This law mandates that public schools check birth certificates when a child enrolls for the first time. If a birth certificate is not presented, parents or guardians have up to 30 days to submit other documentation or sign an affidavit about the citizenship or immigration status of the student. Otherwise, the children are counted as undocumented.

The law does not require school officials to submit names of undocumented students to immigration authorities, but the fear among immigrant families in the state—many are a mix of individuals with and without papers—is understandable. The law’s passage indicates that the loud anti-immigrant rhetoric in Alabama has been codified.

Such laws, and the reaction to them, will keep many children of immigrants – native and foreign-born alike – from their constitutional right to an education. This will have serious implications not only for their future but for our nation’s future.

Children of immigrants are the fastest growing segment of our population. They account for nearly the entire growth in the country’s child population during the past two decades. As of 2010, one in four children in the U.S. is part of an immigrant family–the majority Latino.

The number of Latino children in our public schools has been steadily increasing. The National Center for Education Statistics (NCES) reports that at the turn of the century, 16 percent of all children in the school system were Latino. A decade later, 22 percent of all students are Latino. The Federal Interagency Forum on Child and Family Statistics projects that by mid-century, four out of ten children will be Latino, up from two out of ten today.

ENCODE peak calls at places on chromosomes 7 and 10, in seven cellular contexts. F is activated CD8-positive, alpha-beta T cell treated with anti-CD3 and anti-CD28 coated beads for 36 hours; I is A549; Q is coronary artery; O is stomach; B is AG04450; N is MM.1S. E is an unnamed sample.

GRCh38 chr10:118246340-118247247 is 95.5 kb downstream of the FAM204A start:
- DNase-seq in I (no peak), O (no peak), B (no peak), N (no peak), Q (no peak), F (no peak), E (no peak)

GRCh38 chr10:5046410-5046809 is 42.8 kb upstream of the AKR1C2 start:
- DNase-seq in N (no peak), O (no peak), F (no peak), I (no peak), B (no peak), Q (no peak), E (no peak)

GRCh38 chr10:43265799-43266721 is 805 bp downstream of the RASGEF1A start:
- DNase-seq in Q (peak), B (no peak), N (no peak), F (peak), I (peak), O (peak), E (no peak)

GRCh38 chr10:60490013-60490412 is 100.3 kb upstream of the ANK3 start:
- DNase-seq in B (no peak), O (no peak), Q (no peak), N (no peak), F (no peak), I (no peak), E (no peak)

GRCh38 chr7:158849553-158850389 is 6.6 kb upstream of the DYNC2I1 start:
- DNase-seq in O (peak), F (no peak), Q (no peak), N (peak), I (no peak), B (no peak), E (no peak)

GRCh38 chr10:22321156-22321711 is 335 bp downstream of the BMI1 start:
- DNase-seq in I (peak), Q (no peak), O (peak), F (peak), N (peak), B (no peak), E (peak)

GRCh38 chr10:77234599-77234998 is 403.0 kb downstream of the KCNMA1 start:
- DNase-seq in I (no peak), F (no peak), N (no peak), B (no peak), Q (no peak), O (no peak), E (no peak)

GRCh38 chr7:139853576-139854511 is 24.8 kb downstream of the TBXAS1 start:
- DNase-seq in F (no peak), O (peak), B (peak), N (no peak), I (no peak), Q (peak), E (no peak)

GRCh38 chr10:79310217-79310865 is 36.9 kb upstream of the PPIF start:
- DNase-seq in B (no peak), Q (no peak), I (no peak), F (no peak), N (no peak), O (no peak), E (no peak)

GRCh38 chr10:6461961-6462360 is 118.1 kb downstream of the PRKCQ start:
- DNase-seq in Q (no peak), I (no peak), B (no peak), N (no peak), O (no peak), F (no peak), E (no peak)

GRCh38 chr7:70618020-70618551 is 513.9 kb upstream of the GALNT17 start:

This considerable demographic shift will have major social, political, and economic implications. In less than a decade, when baby boomers reach retirement age, the current cohort of immigrant youth will comprise a large proportion of the workers, taxpayers, and voters who will bear the responsibility of supporting our aging population and maintaining America’s place in a fast-changing global order.

For this reason–among other, moral responsibilities–it is imperative that we provide quality education for Latino children and other children of immigrants to prepare them for our shared future.

Current education statistics indicate that we are not doing a good job.

The Children’s Defense Fund reports dismal information. American schools are resegregating. Seventy eight percent of Latino students are in predominantly minority schools. Eight in ten Latino public school students in grades four, eight and 12 are reading or doing math below grade level. Latino students are underrepresented in gifted and talented programs. Thirty percent of Latino high school students attend the more than 1,600 “dropout factories” across the country. Only six in ten Latinos finish high school.

Now state anti-immigration laws are making it worse for these immigrant children. And ultimately, the rest of us.

Since the nineteenth century, public schools have been integral to the social, political and economic integration of immigrants. Through public education, new Americans have been introduced to their native-born neighbors, have learned how to be responsible citizens, and have gained the education necessary to be productive members of society.

A good education can give immigrant children the foundation necessary for higher education and subsequent gainful employment. This in turn will uplift the lives of these children and their families, economically and socially.

Unfortunately, the current trends in public education, exacerbated by reactionary immigration policies like the new Alabama law, will result in an underclass of poorly educated Americans who are expected to bear the rest of us on their shoulders.

We should be encouraging immigrants and their children to attend school, not scaring them away from getting an education.

Originally posted on Feet in 2 Worlds, October 6, 2011.

Why Latinos Are Not Into Obama

President Barack Obama Approval Ratings by Race (Gallup)